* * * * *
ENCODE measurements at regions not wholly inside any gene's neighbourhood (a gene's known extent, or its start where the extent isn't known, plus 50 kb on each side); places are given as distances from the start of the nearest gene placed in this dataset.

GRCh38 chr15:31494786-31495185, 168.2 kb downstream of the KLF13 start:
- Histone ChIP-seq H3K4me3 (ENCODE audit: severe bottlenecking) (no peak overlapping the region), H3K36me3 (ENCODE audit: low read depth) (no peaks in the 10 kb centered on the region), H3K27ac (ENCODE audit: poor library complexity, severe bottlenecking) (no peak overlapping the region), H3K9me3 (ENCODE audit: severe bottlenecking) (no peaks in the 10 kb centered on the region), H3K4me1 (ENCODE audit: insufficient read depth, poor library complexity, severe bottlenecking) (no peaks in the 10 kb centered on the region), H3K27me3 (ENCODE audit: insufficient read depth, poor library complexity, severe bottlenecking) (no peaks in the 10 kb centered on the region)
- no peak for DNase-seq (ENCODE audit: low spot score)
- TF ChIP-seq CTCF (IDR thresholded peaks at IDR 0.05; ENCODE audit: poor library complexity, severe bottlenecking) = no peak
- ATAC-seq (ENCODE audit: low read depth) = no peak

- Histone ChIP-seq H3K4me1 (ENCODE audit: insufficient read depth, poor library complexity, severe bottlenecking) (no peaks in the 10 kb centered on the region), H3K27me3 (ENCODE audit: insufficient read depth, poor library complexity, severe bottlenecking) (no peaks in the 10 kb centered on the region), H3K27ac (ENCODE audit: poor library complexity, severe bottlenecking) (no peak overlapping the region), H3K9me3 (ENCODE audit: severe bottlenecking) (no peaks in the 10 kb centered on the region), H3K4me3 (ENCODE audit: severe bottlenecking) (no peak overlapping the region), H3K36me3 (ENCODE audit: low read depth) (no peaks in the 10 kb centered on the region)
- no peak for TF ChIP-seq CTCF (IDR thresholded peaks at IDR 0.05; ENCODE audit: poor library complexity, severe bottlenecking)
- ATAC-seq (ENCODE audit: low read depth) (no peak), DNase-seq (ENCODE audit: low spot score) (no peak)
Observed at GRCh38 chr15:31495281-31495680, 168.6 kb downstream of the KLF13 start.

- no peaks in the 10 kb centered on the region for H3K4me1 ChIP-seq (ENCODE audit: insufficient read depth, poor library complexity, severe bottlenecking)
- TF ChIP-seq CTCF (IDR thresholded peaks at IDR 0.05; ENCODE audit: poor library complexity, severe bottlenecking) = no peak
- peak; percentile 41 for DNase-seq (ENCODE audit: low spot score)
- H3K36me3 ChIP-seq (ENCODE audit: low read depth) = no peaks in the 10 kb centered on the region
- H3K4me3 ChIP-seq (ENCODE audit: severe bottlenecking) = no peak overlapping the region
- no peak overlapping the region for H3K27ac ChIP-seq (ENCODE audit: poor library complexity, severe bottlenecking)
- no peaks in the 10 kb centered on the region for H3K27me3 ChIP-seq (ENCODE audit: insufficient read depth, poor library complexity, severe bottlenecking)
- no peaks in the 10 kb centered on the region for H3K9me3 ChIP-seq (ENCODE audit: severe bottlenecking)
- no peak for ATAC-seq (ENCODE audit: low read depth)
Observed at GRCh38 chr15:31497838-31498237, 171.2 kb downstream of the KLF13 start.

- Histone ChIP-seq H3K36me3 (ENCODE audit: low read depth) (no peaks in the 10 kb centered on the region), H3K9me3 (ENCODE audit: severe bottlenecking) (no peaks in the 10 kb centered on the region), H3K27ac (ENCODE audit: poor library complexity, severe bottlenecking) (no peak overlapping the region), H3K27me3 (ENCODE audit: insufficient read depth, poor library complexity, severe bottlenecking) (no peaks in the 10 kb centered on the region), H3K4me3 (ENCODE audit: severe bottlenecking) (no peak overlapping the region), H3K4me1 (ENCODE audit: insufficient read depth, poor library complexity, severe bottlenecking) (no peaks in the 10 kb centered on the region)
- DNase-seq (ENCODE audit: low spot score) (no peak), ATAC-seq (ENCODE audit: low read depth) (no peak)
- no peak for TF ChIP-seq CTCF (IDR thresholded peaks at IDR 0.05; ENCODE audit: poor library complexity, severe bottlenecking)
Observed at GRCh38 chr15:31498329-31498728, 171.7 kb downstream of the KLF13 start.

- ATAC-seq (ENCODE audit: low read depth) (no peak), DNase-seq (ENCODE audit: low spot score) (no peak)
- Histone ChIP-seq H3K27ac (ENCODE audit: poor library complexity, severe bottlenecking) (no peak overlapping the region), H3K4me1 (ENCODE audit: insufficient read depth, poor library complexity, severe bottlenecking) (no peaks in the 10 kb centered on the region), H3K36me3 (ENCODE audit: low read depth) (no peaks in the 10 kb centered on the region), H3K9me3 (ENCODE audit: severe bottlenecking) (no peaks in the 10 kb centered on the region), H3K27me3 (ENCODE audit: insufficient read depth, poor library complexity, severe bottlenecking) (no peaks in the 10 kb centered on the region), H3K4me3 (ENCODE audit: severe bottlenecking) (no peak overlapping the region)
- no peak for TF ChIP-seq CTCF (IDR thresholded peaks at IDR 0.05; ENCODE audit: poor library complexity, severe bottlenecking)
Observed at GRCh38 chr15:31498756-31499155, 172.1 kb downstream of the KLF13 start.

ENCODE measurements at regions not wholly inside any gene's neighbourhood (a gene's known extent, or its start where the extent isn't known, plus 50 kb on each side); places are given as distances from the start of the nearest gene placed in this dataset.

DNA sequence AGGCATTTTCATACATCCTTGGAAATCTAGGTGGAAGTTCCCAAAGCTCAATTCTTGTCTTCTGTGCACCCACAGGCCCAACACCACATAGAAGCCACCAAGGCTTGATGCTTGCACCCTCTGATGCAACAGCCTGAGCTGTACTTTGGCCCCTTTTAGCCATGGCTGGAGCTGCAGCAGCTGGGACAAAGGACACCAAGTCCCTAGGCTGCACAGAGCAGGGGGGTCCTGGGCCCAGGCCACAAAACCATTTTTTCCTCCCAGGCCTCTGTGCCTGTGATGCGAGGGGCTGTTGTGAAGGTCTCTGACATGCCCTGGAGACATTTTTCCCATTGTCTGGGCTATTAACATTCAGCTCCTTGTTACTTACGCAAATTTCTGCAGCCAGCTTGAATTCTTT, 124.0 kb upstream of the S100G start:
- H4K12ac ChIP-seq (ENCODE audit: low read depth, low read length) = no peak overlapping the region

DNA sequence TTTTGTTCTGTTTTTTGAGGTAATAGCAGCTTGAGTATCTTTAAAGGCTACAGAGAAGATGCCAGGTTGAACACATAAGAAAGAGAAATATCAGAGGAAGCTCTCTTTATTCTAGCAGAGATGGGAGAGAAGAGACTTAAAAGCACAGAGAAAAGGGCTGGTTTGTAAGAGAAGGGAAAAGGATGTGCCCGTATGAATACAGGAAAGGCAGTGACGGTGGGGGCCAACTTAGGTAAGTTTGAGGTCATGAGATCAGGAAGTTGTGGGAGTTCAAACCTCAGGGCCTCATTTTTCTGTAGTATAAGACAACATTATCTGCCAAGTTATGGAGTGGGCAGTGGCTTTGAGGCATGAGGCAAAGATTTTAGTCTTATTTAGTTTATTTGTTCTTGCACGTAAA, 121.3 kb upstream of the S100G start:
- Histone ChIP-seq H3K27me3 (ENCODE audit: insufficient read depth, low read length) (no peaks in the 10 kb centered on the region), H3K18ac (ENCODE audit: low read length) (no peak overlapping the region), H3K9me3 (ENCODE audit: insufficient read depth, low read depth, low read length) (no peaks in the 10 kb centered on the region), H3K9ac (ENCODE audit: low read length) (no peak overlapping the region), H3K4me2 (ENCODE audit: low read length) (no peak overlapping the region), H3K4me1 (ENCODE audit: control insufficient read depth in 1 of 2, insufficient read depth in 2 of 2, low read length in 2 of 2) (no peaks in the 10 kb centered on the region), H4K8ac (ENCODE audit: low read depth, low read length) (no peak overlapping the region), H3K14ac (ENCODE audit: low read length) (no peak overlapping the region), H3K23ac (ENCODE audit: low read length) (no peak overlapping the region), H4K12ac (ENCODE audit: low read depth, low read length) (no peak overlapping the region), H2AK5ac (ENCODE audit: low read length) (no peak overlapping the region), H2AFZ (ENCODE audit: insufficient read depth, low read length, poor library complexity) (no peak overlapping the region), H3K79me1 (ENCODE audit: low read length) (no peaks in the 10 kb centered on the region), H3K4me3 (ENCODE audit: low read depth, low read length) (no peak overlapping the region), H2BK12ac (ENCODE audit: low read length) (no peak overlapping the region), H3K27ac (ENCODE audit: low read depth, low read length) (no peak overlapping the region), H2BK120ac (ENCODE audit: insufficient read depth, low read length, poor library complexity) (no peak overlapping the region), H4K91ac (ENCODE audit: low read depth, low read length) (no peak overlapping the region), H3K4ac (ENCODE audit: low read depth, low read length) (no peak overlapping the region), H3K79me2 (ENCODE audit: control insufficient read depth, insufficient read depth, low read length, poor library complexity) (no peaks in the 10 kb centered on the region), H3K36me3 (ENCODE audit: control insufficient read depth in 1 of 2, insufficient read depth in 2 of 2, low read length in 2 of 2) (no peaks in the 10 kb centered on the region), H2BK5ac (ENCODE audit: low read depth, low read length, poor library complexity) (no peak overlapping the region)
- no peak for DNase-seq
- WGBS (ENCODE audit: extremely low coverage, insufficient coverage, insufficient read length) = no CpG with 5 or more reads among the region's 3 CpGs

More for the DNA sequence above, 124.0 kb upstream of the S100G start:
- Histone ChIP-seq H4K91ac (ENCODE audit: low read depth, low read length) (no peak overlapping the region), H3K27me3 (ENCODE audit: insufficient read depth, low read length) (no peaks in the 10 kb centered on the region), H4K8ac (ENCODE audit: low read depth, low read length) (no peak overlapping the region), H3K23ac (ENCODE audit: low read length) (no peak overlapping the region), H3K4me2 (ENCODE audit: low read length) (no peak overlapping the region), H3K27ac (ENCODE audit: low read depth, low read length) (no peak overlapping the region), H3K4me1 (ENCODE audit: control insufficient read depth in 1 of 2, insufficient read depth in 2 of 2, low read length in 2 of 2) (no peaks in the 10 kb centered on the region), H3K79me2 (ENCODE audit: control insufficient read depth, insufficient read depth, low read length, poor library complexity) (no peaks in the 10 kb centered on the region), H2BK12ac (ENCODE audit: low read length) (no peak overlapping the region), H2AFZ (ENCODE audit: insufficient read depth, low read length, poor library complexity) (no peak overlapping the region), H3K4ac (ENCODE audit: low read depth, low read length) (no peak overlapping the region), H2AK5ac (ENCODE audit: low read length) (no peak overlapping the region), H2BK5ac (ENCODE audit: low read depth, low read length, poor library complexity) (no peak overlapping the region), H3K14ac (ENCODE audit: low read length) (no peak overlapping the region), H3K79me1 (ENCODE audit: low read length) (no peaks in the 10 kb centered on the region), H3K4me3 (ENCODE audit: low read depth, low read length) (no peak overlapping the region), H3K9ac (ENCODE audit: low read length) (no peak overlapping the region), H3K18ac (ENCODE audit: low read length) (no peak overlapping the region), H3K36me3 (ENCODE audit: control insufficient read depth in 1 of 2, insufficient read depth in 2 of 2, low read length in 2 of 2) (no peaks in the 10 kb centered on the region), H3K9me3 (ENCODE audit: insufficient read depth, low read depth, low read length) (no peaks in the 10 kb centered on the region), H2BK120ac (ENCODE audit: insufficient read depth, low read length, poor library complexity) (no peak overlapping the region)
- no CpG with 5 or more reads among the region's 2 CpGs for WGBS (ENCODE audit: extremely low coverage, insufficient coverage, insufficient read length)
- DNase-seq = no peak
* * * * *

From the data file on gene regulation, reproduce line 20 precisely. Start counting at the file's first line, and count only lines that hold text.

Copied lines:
Observed at GRCh38 chr15:31497838-31498237, 171.2 kb downstream of the KLF13 start.